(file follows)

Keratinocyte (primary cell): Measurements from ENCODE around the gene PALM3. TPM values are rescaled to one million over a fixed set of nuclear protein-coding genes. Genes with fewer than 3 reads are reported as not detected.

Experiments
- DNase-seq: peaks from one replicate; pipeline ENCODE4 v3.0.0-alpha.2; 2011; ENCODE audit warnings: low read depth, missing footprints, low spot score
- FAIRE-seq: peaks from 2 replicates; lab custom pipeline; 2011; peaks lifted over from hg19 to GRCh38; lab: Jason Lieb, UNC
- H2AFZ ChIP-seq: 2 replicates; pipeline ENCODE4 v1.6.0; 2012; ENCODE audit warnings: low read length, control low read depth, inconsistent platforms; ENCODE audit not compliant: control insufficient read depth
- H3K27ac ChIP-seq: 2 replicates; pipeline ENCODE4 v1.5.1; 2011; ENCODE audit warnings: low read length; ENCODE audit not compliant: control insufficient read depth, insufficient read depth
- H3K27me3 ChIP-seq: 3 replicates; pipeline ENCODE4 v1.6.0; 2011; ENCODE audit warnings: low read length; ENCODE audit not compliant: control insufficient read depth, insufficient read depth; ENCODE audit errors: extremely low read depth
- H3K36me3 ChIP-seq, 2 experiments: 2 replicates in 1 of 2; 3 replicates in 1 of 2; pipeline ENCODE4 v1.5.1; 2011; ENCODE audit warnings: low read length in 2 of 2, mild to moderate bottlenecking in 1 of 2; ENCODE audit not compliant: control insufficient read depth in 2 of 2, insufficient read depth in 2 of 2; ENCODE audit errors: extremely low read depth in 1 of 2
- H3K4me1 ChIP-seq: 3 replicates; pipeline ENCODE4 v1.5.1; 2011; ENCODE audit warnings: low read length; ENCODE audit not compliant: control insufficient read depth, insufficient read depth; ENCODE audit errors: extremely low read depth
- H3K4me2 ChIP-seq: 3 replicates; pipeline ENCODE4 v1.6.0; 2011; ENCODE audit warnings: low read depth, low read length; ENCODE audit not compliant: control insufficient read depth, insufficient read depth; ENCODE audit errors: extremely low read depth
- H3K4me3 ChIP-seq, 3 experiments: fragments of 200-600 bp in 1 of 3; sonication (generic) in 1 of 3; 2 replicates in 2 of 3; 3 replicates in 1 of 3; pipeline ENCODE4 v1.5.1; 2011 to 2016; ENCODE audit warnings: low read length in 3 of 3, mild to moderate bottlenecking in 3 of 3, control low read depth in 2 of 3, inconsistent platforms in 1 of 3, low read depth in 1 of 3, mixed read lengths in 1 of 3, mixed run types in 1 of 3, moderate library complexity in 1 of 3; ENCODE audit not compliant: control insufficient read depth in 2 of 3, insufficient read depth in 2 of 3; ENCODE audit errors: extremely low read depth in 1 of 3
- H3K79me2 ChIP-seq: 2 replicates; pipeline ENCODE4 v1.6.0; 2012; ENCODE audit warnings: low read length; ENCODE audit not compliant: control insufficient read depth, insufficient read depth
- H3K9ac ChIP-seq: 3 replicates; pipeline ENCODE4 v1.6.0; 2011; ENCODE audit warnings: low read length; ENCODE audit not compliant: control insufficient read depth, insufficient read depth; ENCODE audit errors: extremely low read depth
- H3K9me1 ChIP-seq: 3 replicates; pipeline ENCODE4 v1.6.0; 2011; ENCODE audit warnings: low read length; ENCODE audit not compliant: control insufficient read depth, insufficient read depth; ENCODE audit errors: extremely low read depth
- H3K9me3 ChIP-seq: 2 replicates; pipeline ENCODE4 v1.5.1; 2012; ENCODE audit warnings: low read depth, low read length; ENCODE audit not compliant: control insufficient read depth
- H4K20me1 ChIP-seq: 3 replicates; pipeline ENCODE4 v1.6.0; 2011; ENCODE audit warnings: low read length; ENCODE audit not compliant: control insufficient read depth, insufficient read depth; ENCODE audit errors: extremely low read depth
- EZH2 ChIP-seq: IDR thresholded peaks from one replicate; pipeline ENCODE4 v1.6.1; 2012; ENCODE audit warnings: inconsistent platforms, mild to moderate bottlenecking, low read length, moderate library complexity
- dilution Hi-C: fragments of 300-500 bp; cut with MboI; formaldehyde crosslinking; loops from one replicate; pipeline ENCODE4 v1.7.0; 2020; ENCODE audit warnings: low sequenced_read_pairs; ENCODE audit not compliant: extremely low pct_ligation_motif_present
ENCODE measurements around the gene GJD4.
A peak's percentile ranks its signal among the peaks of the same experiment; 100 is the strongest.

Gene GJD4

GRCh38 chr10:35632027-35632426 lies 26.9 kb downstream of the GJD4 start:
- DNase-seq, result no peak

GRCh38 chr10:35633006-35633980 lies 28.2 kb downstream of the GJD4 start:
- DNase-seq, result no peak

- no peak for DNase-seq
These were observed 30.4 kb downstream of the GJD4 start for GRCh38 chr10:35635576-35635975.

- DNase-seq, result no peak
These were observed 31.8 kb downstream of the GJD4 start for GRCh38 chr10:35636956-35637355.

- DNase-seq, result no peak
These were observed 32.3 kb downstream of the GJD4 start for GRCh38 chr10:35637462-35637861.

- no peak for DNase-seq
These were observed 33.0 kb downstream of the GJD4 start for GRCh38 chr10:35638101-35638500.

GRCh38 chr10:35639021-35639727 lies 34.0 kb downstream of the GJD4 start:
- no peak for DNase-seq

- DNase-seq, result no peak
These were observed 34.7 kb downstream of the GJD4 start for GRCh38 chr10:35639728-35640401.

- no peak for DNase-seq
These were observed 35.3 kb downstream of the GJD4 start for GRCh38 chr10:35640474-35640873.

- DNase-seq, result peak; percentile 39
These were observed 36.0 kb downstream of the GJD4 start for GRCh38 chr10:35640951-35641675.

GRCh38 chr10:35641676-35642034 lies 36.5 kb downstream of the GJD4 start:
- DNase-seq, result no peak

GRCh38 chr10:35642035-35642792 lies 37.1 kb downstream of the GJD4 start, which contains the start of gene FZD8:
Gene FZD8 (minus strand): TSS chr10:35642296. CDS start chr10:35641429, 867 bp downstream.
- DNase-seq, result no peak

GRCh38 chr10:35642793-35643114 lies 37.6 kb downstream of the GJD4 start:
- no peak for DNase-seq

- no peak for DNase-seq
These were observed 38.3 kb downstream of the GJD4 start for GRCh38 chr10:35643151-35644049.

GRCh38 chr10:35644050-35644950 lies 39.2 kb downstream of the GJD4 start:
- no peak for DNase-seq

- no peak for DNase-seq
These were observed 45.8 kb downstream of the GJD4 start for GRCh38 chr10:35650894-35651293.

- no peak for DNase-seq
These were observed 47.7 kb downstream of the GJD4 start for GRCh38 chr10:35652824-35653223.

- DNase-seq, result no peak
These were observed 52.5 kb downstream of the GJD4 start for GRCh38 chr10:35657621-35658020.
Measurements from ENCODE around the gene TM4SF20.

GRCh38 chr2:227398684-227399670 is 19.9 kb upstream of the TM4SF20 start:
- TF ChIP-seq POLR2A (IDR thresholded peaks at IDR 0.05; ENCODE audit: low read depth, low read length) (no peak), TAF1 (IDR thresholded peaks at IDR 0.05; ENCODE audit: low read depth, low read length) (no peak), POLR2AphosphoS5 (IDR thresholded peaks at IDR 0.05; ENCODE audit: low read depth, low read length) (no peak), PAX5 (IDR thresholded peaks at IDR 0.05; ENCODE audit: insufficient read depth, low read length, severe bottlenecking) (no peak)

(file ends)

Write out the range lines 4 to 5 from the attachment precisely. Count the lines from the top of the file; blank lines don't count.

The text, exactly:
- FAIRE-seq: peaks from 2 replicates; lab custom pipeline; 2011; peaks lifted over from hg19 to GRCh38; lab: Jason Lieb, UNC
- H2AFZ ChIP-seq: 2 replicates; pipeline ENCODE4 v1.6.0; 2012; ENCODE audit warnings: low read length, control low read depth, inconsistent platforms; ENCODE audit not compliant: control insufficient read depth